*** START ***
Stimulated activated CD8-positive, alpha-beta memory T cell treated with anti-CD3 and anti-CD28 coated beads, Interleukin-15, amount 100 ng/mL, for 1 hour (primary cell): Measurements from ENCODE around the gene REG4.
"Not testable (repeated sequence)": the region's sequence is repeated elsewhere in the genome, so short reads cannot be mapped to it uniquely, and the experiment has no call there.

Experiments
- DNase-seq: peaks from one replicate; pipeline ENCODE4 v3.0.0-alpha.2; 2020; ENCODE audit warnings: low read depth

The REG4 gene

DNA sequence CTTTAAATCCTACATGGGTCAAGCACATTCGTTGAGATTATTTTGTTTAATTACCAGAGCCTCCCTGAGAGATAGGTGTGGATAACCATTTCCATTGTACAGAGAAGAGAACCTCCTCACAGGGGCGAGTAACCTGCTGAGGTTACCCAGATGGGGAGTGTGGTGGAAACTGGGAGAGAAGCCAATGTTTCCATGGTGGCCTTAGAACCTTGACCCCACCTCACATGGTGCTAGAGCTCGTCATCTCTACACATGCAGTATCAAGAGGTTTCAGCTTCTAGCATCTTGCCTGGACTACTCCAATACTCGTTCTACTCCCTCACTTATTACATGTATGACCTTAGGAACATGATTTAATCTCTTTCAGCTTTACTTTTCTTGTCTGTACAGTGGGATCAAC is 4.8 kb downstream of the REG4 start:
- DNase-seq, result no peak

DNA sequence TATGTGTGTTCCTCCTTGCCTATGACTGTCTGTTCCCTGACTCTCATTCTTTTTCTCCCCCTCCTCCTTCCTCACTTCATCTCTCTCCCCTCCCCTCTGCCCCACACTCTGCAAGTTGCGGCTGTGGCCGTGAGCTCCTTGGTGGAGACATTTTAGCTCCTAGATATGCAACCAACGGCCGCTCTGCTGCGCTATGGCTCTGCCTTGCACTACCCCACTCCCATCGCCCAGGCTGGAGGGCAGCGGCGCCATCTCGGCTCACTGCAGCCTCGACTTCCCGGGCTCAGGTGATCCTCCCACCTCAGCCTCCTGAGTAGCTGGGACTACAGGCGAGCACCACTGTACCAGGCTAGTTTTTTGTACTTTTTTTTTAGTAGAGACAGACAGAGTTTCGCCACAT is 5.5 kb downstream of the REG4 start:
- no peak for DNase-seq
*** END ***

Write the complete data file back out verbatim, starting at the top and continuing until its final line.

Stimulated activated CD8-positive, alpha-beta memory T cell treated with anti-CD3 and anti-CD28 coated beads, Interleukin-15, amount 100 ng/mL, for 1 hour (primary cell): Measurements from ENCODE around the gene REG4.
"Not testable (repeated sequence)": the region's sequence is repeated elsewhere in the genome, so short reads cannot be mapped to it uniquely, and the experiment has no call there.

Experiments
- DNase-seq: peaks from one replicate; pipeline ENCODE4 v3.0.0-alpha.2; 2020; ENCODE audit warnings: low read depth

The REG4 gene

DNA sequence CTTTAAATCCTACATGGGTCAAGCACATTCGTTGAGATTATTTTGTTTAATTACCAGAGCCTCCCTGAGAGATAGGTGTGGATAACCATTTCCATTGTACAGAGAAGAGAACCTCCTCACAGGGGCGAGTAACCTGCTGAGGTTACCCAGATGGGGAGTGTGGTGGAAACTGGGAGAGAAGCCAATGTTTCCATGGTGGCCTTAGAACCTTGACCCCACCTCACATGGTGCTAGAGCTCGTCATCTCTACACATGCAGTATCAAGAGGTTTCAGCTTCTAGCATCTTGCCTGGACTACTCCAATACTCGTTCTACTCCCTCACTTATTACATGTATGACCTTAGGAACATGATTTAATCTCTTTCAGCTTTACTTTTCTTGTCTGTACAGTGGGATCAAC is 4.8 kb downstream of the REG4 start:
- DNase-seq, result no peak

DNA sequence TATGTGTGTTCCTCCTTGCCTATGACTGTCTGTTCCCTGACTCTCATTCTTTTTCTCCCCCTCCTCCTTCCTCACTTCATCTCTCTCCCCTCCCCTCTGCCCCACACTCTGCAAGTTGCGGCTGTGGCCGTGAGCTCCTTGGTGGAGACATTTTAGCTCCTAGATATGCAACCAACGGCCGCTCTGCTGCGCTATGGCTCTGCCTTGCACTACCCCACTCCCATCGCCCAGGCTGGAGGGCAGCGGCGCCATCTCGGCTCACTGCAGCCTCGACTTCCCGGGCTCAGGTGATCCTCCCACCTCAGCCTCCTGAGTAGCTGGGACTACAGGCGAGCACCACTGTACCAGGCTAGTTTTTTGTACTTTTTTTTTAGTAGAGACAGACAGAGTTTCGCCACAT is 5.5 kb downstream of the REG4 start:
- no peak for DNase-seq